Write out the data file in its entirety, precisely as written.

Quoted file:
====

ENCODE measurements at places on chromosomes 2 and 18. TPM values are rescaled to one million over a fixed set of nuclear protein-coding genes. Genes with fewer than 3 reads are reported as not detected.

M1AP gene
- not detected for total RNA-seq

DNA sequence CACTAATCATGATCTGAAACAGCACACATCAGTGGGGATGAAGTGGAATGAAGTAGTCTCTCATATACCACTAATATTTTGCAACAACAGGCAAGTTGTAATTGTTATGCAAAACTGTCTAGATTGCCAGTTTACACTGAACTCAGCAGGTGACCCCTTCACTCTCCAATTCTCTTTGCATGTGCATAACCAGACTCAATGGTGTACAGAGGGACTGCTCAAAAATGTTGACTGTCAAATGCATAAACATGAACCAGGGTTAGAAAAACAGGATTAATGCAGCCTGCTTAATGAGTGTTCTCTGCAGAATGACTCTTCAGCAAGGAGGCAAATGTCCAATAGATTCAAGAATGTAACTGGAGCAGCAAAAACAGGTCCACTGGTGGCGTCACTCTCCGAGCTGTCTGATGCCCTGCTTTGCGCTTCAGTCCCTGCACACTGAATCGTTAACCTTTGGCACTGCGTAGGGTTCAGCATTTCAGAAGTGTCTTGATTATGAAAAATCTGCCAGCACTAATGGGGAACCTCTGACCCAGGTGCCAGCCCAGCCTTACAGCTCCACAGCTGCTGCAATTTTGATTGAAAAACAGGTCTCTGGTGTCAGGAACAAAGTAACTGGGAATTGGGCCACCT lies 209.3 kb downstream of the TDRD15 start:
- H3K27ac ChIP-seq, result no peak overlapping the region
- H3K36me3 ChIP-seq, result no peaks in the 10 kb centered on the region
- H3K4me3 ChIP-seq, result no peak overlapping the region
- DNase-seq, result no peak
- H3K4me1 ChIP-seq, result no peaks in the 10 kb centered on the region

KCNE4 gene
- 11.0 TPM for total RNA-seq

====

ENCODE measurements at places on chromosomes 2 and 18. TPM values are rescaled to one million over a fixed set of nuclear protein-coding genes. Genes with fewer than 3 reads are reported as not detected.

M1AP gene
- not detected for total RNA-seq

DNA sequence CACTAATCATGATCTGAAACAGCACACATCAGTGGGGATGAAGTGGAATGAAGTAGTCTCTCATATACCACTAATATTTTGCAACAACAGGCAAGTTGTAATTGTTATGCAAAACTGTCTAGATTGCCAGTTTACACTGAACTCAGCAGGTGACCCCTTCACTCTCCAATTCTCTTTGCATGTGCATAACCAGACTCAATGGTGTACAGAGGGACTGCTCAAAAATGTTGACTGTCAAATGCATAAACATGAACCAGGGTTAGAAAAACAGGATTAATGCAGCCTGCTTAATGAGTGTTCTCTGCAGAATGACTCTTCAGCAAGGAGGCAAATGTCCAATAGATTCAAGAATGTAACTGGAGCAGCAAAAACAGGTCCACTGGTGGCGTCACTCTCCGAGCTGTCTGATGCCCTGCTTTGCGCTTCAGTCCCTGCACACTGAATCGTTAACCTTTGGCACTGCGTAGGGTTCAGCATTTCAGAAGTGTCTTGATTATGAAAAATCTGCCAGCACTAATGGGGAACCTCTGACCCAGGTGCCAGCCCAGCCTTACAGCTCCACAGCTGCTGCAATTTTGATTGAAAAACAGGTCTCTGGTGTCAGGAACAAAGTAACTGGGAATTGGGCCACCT lies 209.3 kb downstream of the TDRD15 start:
- H3K27ac ChIP-seq, result no peak overlapping the region
- H3K36me3 ChIP-seq, result no peaks in the 10 kb centered on the region
- H3K4me3 ChIP-seq, result no peak overlapping the region
- DNase-seq, result no peak
- H3K4me1 ChIP-seq, result no peaks in the 10 kb centered on the region

KCNE4 gene
- 11.0 TPM for total RNA-seq